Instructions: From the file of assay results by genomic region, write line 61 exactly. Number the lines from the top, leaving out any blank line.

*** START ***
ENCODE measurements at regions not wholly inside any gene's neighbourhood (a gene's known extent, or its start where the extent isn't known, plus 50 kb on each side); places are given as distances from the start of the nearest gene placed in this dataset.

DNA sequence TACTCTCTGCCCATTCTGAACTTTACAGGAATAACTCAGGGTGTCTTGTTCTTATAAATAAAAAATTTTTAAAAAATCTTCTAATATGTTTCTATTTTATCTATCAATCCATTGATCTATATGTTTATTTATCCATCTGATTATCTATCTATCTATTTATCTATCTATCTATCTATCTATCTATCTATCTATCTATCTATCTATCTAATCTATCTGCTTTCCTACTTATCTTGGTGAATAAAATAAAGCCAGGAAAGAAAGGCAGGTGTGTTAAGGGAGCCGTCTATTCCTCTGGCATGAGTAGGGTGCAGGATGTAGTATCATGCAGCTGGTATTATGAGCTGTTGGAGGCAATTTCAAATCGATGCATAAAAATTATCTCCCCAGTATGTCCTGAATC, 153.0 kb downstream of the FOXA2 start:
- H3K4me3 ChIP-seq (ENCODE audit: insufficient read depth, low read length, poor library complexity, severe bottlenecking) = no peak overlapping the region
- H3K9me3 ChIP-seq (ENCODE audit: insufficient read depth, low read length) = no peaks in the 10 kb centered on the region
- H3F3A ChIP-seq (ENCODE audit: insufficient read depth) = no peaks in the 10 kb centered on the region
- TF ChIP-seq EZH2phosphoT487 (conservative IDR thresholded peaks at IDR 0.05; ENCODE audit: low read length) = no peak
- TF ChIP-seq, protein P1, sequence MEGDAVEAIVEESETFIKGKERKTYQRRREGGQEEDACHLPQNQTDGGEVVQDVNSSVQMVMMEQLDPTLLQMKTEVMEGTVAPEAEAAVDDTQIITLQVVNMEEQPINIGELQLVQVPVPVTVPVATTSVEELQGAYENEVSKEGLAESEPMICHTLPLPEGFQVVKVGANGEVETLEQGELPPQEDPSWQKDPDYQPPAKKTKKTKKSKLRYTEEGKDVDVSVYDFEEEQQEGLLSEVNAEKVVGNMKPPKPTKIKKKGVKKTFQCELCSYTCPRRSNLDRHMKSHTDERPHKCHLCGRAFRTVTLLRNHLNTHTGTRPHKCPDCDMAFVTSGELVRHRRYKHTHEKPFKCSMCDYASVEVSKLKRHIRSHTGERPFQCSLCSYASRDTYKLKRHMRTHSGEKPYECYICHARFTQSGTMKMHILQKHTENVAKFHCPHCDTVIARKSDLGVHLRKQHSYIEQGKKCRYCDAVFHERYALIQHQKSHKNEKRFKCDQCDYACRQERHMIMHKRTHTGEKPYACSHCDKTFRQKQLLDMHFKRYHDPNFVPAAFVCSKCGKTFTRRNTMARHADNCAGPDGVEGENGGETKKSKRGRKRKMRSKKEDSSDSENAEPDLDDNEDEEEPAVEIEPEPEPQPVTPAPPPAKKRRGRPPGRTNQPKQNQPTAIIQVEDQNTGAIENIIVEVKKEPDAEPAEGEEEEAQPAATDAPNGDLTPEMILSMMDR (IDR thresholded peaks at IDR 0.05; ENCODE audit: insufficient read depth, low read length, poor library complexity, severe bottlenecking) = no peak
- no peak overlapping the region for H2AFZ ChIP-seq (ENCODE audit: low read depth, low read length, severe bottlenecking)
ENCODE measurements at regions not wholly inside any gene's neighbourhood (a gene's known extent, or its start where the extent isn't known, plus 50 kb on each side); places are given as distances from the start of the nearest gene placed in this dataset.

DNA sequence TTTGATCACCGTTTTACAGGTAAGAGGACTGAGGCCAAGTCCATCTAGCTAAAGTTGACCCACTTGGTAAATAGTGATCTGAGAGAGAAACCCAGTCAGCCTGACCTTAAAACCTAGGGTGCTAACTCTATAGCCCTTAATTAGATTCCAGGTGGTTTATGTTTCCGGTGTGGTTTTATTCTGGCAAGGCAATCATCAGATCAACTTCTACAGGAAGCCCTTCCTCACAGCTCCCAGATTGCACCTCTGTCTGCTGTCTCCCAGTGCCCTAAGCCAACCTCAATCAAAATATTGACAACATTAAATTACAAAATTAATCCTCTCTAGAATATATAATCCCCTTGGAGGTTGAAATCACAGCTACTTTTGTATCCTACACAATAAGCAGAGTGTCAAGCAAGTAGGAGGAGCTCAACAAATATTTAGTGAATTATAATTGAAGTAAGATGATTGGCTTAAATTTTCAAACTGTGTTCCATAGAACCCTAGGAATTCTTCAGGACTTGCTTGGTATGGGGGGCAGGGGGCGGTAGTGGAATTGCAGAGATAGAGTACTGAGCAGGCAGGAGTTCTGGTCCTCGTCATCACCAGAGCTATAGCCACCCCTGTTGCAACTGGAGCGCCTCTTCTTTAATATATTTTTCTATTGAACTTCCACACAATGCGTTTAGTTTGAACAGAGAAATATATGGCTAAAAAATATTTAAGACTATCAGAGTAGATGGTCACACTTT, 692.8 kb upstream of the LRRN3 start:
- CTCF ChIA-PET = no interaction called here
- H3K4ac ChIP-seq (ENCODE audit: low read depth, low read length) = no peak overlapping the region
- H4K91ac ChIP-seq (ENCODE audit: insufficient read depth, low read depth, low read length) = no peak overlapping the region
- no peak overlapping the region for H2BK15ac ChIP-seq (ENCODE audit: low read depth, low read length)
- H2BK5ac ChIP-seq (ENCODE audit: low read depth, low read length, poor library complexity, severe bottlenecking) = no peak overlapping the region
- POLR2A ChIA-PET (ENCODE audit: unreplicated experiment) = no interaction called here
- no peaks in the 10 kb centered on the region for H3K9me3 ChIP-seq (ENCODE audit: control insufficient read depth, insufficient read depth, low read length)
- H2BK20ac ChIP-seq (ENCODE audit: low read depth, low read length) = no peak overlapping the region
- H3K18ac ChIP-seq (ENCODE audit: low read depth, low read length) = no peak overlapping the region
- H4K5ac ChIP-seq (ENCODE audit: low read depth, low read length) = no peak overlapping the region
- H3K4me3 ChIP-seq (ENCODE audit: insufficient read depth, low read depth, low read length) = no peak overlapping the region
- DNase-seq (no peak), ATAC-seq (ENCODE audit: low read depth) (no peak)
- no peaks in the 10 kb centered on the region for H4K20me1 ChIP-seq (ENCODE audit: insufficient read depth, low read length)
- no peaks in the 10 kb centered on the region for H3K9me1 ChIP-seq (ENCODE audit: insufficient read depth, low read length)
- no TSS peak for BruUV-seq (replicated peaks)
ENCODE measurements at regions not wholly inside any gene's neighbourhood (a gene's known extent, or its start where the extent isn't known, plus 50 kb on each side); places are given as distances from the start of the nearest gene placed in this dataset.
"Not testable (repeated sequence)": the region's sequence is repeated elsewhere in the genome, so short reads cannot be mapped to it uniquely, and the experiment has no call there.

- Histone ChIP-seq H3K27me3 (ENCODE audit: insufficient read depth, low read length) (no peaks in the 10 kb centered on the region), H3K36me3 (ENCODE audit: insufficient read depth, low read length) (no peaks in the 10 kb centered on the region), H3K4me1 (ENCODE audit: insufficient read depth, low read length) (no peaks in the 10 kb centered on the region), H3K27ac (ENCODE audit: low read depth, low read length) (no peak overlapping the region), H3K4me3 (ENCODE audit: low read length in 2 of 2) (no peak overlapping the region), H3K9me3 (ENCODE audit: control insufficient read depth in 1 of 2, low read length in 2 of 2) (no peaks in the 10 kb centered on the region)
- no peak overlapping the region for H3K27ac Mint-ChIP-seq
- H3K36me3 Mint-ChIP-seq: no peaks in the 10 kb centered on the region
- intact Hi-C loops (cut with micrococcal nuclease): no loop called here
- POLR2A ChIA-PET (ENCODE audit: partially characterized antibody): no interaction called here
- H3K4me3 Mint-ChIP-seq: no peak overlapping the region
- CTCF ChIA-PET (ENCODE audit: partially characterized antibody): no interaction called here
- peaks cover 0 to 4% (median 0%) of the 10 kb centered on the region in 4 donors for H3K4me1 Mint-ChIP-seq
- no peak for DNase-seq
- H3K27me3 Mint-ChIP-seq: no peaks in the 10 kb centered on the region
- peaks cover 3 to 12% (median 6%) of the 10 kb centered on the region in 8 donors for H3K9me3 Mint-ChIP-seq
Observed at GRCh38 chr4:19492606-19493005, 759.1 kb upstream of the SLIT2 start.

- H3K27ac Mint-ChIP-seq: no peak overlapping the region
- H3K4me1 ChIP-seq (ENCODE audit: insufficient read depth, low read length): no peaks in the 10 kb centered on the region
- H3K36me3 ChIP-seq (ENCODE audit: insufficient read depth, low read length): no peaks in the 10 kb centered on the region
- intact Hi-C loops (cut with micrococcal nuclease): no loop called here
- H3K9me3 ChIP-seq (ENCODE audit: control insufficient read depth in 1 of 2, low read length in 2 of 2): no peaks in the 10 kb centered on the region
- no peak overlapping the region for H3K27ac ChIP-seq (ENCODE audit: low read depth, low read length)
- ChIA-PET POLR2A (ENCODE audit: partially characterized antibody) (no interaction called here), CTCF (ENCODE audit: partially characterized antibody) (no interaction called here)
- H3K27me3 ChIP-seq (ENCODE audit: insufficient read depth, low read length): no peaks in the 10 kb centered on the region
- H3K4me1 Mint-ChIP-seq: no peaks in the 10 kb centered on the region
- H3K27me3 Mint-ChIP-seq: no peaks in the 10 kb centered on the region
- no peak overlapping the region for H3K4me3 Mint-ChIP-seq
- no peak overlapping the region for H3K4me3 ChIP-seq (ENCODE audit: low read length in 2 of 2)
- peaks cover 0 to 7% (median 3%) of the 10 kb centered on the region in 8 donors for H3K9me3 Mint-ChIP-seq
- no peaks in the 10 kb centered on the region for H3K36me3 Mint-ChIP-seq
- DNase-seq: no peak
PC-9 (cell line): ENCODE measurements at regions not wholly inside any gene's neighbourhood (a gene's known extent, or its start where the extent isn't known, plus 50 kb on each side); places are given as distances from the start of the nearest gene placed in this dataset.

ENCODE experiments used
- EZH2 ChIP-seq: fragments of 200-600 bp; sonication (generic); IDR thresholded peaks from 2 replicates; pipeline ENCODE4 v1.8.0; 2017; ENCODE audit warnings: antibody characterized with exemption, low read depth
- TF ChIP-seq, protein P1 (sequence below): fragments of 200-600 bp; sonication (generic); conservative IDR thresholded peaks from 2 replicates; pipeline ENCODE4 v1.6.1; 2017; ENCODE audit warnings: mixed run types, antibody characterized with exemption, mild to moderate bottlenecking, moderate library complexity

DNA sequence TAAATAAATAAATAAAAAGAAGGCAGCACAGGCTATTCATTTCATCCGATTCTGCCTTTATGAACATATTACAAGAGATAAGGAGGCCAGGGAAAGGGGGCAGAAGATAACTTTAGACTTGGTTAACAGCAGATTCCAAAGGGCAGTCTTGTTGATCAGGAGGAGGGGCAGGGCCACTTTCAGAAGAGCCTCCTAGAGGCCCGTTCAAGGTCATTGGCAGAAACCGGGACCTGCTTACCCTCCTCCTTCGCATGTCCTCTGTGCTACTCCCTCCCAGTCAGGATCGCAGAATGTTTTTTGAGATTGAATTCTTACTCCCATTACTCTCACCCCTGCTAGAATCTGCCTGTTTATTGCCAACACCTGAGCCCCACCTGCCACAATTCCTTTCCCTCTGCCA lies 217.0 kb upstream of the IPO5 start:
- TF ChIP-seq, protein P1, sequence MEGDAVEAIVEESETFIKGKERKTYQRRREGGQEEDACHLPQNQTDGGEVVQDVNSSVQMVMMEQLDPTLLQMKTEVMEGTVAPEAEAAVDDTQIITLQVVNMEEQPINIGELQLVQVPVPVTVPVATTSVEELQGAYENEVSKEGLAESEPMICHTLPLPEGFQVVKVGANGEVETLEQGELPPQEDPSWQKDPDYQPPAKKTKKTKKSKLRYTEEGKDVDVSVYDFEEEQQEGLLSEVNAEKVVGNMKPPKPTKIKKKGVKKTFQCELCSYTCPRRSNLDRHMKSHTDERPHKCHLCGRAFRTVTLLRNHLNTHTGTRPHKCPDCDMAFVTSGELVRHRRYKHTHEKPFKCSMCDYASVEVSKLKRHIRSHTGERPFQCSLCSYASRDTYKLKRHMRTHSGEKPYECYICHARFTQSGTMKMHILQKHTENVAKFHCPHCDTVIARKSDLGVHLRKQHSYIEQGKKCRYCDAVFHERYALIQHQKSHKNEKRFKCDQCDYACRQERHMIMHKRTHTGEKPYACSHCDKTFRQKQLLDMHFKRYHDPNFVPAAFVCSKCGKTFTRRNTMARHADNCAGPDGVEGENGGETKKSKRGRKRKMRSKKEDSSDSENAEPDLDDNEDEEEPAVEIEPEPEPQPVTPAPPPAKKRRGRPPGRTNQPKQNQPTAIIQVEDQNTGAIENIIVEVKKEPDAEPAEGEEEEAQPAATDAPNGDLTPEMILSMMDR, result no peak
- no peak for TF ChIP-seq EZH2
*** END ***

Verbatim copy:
- no peak for TF ChIP-seq EZH2